Functors and Coarse Worlds

by Scott Garrabrant11 min read30th Oct 20204 comments

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Crossposted from the AI Alignment Forum. May contain more technical jargon than usual.

This is the fifth post in the Cartesian frames sequence. Read the first post here.

Up until this point, we have only been working with Cartesian frames over a fixed world . Now, we are going to start talking about Cartesian frames over different worlds.

 

1. Functors from Functions Between Worlds

In the Cartesian frames framework, a world is a set of possible worlds  that can all potentially occur in the same frame.

I find it useful to think about "different worlds"  and  in the case where  and  are different world models that carve up a situation in two different ways.  might be a refined world model, one that describes a situation in more detail; while  is a coarser model of the same situation that elides some distinctions in .

Returning to an example from "Biextensional Equivalence,"  could be a world model that includes details about what the agent is thinking ( for a thought about the color green,  for red), as shown in

,

while  could be a world model that leaves out this information, representing the same real-world situation with the frame

.

To move between frames like  and  and compare their properties, we will need a way to send agents and environments of frames defined over one world, to agents and environments of frames over an entirely different world. Functors will allow us to do this.

Definition: Given two sets  and and , and a function , let  denote the functor that sends the object  to the object , where , and sends the morphism  to the morphism with the same underlying functions, .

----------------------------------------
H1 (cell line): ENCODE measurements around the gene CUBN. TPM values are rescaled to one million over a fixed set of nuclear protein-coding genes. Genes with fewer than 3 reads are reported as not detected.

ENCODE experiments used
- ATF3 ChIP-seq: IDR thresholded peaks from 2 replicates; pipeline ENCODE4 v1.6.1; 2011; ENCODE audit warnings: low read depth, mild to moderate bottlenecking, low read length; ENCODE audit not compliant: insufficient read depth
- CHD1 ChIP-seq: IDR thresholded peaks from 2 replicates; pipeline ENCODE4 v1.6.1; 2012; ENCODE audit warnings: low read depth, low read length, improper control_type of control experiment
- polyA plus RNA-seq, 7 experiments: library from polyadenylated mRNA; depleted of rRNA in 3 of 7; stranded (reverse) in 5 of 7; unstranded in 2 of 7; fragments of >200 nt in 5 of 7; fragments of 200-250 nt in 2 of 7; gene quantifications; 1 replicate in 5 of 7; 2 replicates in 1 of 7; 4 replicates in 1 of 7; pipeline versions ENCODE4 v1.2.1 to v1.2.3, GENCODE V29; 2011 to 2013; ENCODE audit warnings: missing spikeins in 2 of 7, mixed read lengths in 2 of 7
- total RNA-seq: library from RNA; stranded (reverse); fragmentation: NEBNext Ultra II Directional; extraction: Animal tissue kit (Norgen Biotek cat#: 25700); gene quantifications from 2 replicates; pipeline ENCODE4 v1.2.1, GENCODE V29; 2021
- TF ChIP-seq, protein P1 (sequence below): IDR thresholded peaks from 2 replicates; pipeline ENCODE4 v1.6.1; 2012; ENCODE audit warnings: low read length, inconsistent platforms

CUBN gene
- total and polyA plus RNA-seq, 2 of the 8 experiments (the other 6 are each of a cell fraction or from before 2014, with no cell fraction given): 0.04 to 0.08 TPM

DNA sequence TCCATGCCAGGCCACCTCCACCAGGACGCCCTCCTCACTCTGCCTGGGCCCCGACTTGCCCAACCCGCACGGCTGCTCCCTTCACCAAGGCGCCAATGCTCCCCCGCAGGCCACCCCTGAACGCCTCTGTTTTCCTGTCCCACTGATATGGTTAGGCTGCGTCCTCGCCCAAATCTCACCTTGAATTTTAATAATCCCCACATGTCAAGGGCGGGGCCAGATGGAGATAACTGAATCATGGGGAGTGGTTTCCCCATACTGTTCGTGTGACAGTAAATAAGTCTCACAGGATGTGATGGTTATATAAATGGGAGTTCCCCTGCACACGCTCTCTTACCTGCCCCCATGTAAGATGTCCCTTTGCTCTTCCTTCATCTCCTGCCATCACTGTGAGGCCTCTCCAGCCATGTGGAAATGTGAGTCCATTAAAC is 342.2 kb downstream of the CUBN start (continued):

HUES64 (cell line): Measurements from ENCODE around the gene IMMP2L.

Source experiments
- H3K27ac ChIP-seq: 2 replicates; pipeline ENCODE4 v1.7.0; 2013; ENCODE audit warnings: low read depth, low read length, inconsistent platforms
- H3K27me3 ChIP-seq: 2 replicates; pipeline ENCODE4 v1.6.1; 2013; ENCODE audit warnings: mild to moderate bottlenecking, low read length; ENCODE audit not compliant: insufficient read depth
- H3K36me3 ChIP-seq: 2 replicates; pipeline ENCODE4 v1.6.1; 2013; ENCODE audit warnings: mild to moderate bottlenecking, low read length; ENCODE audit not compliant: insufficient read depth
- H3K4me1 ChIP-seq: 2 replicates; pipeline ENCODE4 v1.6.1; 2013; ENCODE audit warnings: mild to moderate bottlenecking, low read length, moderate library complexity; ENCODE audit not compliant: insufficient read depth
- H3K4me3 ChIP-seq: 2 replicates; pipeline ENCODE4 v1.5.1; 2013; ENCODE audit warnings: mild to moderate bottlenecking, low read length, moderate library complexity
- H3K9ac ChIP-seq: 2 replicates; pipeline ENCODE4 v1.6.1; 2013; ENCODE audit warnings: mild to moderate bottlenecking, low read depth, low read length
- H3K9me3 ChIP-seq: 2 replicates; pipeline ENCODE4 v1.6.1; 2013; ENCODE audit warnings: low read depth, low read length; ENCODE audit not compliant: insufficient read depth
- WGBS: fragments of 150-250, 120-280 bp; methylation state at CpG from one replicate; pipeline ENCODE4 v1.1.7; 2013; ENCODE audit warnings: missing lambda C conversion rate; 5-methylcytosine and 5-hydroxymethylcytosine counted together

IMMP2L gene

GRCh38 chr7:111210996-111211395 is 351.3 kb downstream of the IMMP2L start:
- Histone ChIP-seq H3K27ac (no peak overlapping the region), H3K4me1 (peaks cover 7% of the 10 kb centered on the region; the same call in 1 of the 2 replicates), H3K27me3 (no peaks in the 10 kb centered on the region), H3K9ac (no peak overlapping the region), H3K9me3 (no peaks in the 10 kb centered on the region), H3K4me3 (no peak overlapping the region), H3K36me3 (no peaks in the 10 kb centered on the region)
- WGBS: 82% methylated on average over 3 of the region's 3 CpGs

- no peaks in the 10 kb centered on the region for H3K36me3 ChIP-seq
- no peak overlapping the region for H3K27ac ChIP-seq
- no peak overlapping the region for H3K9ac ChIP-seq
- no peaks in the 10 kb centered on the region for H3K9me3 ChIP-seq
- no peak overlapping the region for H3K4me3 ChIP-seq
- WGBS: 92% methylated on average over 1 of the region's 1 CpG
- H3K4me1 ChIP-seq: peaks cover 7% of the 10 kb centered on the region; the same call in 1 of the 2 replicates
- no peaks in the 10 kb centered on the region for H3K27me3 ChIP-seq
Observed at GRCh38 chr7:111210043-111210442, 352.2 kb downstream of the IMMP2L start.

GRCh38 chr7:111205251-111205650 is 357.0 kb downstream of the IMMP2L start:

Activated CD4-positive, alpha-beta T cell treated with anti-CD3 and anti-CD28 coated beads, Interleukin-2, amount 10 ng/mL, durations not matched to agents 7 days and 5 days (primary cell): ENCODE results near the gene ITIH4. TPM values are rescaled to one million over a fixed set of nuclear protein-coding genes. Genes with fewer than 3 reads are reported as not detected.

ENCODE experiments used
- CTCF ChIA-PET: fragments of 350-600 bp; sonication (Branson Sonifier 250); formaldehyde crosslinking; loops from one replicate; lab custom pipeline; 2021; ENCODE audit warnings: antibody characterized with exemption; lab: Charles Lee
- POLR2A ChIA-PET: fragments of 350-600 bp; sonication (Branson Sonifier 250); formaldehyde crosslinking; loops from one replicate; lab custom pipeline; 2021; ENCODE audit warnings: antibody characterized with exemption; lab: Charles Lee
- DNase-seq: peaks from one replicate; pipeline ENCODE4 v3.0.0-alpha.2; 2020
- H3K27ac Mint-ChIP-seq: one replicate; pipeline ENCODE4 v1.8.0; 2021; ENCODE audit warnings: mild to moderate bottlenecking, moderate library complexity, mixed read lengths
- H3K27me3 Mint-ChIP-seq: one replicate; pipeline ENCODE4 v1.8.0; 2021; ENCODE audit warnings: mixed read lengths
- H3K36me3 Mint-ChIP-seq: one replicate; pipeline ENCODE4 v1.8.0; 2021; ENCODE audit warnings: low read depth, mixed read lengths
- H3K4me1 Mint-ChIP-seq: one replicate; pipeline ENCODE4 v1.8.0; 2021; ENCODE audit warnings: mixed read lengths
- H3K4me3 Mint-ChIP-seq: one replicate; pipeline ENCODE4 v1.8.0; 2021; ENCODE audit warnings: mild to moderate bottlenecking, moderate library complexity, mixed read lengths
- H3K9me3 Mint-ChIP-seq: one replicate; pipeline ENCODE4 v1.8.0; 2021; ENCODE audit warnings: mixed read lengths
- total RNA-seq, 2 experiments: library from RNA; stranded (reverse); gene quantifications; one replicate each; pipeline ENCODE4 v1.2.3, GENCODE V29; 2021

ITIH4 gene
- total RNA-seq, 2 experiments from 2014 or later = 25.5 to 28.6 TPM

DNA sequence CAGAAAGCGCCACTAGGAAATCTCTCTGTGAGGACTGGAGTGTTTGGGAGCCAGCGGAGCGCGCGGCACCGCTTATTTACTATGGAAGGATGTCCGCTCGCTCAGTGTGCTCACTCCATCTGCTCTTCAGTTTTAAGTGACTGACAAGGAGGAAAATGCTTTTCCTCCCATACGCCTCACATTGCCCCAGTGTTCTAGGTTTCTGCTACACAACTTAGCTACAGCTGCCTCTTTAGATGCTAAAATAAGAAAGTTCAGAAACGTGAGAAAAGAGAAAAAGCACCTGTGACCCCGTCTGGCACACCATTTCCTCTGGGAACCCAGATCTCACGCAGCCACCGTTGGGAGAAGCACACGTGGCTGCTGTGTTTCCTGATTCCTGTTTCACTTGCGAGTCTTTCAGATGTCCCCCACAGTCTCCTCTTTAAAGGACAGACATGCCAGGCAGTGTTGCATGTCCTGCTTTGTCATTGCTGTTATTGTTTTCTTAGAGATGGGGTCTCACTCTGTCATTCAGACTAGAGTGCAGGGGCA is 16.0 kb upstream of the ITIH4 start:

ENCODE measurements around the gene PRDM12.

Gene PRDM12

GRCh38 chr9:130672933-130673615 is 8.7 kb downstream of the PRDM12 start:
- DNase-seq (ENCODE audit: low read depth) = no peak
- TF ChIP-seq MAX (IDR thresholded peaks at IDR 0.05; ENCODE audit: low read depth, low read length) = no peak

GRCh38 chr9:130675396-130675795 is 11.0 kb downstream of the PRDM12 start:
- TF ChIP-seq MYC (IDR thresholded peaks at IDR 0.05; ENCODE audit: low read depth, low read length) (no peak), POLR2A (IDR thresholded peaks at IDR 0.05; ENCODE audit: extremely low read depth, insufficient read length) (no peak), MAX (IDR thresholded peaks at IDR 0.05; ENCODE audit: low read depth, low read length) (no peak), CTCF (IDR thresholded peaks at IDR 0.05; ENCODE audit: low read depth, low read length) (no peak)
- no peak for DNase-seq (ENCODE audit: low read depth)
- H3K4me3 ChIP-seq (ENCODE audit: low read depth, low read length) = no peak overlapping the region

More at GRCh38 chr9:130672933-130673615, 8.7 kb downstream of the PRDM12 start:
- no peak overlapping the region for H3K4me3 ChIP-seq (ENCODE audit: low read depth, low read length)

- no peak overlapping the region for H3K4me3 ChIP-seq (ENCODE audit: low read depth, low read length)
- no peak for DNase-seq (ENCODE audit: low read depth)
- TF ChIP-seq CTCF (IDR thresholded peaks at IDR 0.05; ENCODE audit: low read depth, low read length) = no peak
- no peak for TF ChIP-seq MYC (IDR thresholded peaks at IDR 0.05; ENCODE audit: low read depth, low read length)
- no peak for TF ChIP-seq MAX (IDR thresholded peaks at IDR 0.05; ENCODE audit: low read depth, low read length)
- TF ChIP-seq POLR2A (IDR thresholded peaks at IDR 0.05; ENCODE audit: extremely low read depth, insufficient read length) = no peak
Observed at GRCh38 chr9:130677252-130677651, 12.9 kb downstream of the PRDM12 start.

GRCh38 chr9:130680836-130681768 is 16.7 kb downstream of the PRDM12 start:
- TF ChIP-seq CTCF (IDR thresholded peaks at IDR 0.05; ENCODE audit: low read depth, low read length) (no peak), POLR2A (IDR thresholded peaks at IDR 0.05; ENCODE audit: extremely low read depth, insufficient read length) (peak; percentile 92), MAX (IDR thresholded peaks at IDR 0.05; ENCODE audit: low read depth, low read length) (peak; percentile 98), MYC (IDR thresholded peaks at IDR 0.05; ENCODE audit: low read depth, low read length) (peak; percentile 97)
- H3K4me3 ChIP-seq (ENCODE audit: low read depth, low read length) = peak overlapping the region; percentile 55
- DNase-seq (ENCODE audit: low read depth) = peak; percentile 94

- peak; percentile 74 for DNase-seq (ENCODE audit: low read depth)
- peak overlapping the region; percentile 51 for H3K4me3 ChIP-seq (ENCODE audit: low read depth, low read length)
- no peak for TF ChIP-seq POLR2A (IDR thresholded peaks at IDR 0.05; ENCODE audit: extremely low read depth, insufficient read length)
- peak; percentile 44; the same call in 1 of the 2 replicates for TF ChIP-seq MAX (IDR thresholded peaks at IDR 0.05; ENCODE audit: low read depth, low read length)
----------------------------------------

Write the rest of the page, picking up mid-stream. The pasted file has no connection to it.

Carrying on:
To visualize this functor, you can imagine  as a graph, with matrices as nodes (in the finite case) and arrows representing morphisms.  is another graph made of matrices and arrows. To move each frame  from  to , we use  to entrywise replace the possible worlds in 's matrix with elements of , without changing the functional properties of the rows and columns; and then we move all the arrows from  to , which is possible because no functional properties of the original matrices were lost. (Frames and morphisms may or may not be added when we move to .)

In the cases where we say " is a refined version of " or " is a coarse version of ," all we mean is that the function  is surjective.

Claim:  is well-defined.

Proof: We need to show that  actually sends objects and morphisms of  to objects and morphisms of , and that it preserves identity morphisms and composition.  clearly sends objects to objects. To see that  sends morphisms to morphisms, observe that if , and , then for all  and ,

so  is a morphism. It is clear that  preserves identity  and composition, since it has no effect on morphisms. 

We also have that  preserves all of our additive operations.

Claim: , and .

Proof: Trivial. 

Our new functor's relationship with  and  is more interesting. In particular, we can define  and  from  and  using functors.

Claim: Let  and let  be the inclusion of  in . Then  and . (Here, the  and  are from , not .)

Proof: Trivial. 

This gives us a more categorical definition of  and  from  and . We will give a more categorical definition of  and  later, when we talk about multiplicative operations.

 also preserves biextensional equivalence in one direction. (Two equivalent frames in  will always be equivalent in , but two inequivalent frames in  won't necessarily be inequivalent in .)